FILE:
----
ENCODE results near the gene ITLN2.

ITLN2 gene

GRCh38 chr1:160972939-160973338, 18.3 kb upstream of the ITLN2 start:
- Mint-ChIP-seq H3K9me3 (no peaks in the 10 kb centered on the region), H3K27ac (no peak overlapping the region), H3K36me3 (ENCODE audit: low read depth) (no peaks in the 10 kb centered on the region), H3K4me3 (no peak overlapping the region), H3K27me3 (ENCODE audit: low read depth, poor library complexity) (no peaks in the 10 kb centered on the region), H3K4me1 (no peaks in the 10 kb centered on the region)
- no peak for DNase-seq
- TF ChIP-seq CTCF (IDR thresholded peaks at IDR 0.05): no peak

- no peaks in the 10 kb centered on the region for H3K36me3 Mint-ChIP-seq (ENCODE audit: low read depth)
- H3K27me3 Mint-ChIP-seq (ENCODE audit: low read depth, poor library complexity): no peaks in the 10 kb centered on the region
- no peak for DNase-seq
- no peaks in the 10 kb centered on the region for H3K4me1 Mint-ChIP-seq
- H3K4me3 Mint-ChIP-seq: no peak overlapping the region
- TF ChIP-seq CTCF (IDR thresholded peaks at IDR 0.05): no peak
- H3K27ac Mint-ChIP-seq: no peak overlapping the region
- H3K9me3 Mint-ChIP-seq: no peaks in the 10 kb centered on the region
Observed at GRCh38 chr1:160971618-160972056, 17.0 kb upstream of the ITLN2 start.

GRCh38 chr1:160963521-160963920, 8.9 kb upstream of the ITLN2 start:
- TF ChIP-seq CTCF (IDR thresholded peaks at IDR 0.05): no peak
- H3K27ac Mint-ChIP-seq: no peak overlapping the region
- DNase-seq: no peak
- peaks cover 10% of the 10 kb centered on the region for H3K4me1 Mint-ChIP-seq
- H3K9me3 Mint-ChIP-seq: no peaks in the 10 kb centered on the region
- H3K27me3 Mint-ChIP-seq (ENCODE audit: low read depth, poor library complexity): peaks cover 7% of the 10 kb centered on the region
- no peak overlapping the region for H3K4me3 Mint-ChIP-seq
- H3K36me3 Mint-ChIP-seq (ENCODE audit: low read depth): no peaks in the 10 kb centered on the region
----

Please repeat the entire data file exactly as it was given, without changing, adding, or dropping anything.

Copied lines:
ENCODE results near the gene ITLN2.

ITLN2 gene

GRCh38 chr1:160972939-160973338, 18.3 kb upstream of the ITLN2 start:
- Mint-ChIP-seq H3K9me3 (no peaks in the 10 kb centered on the region), H3K27ac (no peak overlapping the region), H3K36me3 (ENCODE audit: low read depth) (no peaks in the 10 kb centered on the region), H3K4me3 (no peak overlapping the region), H3K27me3 (ENCODE audit: low read depth, poor library complexity) (no peaks in the 10 kb centered on the region), H3K4me1 (no peaks in the 10 kb centered on the region)
- no peak for DNase-seq
- TF ChIP-seq CTCF (IDR thresholded peaks at IDR 0.05): no peak

- no peaks in the 10 kb centered on the region for H3K36me3 Mint-ChIP-seq (ENCODE audit: low read depth)
- H3K27me3 Mint-ChIP-seq (ENCODE audit: low read depth, poor library complexity): no peaks in the 10 kb centered on the region
- no peak for DNase-seq
- no peaks in the 10 kb centered on the region for H3K4me1 Mint-ChIP-seq
- H3K4me3 Mint-ChIP-seq: no peak overlapping the region
- TF ChIP-seq CTCF (IDR thresholded peaks at IDR 0.05): no peak
- H3K27ac Mint-ChIP-seq: no peak overlapping the region
- H3K9me3 Mint-ChIP-seq: no peaks in the 10 kb centered on the region
Observed at GRCh38 chr1:160971618-160972056, 17.0 kb upstream of the ITLN2 start.

GRCh38 chr1:160963521-160963920, 8.9 kb upstream of the ITLN2 start:
- TF ChIP-seq CTCF (IDR thresholded peaks at IDR 0.05): no peak
- H3K27ac Mint-ChIP-seq: no peak overlapping the region
- DNase-seq: no peak
- peaks cover 10% of the 10 kb centered on the region for H3K4me1 Mint-ChIP-seq
- H3K9me3 Mint-ChIP-seq: no peaks in the 10 kb centered on the region
- H3K27me3 Mint-ChIP-seq (ENCODE audit: low read depth, poor library complexity): peaks cover 7% of the 10 kb centered on the region
- no peak overlapping the region for H3K4me3 Mint-ChIP-seq
- H3K36me3 Mint-ChIP-seq (ENCODE audit: low read depth): no peaks in the 10 kb centered on the region